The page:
Coping with Difficult Grown Kids

Parenting is a daunting and mysterious task. As mothers and fathers, we spend the better part of a lifetime raising our children—some of us focused unwaveringly on being an exceptional parent, others merely scratching the surface. But no matter how differently parents approach the responsibility of launching a child into adulthood, one fact remains constant: we rarely know from day to day if what we are fostering in our children will grow to be straight and true.

Sometimes, the circumstances of growing up seem to have little effect on the end result. Even in the healthiest of families, some children turn out unexpectedly. They can be unmotivated, uncaring, or destined for trouble. Let’s face it: whether or not we are good parents, any of us can end up with a not-so-good kid.

Perhaps a child simply doesn’t turn out the way his parents had hoped, due either to his own bad decisions or to unrealistic parental expectations. Perhaps he drinks too much. Perhaps he breaks the law.

Maybe she makes poor choices in partners that will limit her future happiness. Maybe she flits from job to job. Maybe she’s moved back home again and expects you to raise your grandchildren.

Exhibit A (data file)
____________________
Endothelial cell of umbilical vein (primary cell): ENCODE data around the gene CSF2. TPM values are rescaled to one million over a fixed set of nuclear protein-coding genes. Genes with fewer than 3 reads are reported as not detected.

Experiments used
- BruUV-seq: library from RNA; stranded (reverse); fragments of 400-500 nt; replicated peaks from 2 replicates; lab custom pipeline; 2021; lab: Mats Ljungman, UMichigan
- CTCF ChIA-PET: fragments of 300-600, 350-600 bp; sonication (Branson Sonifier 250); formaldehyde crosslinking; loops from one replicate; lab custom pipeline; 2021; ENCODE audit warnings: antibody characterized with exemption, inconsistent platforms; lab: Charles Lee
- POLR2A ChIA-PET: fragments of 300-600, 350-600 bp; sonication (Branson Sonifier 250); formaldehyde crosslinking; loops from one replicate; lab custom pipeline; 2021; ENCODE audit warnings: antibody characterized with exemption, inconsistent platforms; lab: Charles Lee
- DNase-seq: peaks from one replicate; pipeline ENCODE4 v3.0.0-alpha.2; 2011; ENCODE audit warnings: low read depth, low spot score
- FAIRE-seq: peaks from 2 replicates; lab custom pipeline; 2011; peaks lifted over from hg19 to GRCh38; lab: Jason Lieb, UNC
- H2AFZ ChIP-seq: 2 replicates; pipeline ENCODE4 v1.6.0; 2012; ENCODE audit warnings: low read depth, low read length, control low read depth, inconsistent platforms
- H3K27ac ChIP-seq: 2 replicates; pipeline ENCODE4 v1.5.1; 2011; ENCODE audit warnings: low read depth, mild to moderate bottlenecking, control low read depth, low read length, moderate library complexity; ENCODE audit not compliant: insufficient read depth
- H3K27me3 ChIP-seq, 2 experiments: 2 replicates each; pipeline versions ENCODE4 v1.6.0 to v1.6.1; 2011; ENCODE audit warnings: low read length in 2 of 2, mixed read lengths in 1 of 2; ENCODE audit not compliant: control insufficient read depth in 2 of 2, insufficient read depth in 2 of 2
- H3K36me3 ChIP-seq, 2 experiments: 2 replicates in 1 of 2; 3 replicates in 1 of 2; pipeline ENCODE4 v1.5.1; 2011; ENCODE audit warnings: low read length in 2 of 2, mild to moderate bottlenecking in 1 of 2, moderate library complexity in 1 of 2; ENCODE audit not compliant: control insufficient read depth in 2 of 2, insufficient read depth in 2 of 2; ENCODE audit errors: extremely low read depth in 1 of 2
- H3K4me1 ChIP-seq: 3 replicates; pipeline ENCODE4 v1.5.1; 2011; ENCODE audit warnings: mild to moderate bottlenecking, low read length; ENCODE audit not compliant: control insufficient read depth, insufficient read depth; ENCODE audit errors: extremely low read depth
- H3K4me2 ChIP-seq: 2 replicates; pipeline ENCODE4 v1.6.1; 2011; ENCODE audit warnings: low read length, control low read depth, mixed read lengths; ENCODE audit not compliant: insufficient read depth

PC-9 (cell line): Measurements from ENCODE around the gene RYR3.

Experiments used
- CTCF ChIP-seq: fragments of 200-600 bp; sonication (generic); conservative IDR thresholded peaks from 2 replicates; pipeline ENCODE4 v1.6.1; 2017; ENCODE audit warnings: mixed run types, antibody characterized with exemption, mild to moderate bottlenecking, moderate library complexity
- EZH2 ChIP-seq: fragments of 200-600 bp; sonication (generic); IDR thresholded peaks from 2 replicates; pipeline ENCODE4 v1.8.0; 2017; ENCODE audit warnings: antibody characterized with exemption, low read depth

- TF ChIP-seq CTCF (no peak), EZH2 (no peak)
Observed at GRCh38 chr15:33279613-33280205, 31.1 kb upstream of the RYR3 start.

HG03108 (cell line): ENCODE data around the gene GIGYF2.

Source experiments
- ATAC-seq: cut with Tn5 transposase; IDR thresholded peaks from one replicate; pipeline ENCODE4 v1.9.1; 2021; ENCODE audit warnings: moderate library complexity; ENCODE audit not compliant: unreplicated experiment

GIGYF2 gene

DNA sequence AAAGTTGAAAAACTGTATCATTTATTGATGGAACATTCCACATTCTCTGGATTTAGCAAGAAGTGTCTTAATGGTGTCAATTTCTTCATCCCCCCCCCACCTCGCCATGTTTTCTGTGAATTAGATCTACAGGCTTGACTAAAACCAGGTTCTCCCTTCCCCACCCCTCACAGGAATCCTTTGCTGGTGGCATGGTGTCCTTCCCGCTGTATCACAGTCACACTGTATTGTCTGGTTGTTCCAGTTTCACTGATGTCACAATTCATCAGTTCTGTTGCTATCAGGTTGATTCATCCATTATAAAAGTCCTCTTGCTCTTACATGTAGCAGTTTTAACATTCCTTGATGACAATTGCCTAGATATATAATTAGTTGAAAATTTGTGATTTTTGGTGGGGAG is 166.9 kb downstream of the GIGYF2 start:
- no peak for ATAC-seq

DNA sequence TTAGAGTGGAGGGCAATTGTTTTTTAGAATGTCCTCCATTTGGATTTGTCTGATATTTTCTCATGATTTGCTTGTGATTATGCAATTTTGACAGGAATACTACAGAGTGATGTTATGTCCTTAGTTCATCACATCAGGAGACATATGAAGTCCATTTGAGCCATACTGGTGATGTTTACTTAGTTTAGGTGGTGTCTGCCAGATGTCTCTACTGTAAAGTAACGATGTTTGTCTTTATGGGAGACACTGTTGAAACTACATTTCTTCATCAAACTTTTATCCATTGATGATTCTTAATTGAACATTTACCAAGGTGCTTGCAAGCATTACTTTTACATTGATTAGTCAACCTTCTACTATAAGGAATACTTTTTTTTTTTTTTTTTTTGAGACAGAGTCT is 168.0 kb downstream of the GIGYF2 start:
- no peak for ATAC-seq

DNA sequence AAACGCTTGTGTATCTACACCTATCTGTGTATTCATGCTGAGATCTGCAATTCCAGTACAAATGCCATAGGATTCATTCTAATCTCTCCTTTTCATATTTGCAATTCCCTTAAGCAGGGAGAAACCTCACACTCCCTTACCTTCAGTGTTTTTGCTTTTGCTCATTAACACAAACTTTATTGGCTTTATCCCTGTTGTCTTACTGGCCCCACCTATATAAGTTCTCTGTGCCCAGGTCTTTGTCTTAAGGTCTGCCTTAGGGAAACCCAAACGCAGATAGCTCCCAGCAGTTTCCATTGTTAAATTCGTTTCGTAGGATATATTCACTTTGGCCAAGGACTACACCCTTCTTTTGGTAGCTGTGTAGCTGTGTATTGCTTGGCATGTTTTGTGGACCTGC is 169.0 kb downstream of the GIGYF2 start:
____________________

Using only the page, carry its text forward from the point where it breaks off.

Depending upon the severity of the negative behavior, parents’ reactions can range from simple concern to acute suffering…from I’m-okay-with-it-now disappointment to I-can-never-show-my-face-in-public-again humiliation. In all cases, learning to adjust is a critical component of the healing process.

My newest book—Cutting the Cord: Eight Secrets to Coping When Your Grown Kid Goes Sideways—offers both the parent’s and the clinician’s perspectives on how to understand and cope with the necessary transitions when serious trouble strikes. It explains how parents must move into a less caretaking role and continue the love no matter what. It welcomes troubled mothers and fathers into the hearts of other parents who have journeyed through the same challenges and emerged healthy and intact.

Like a gentle—and sometimes unexpectedly raucous—conversation with a trusted confidante, this book explores the thoughts and feelings of parents whose grown kids have posed difficult challenges. Some of the insights offer encouragement. Some make you laugh. Others help you pierce the wall of guilt and welcome hope for the future. All provide the sincerity, warmth, and compassion that you expect from a good and caring friend.

To purchase the book, I invite you to visit: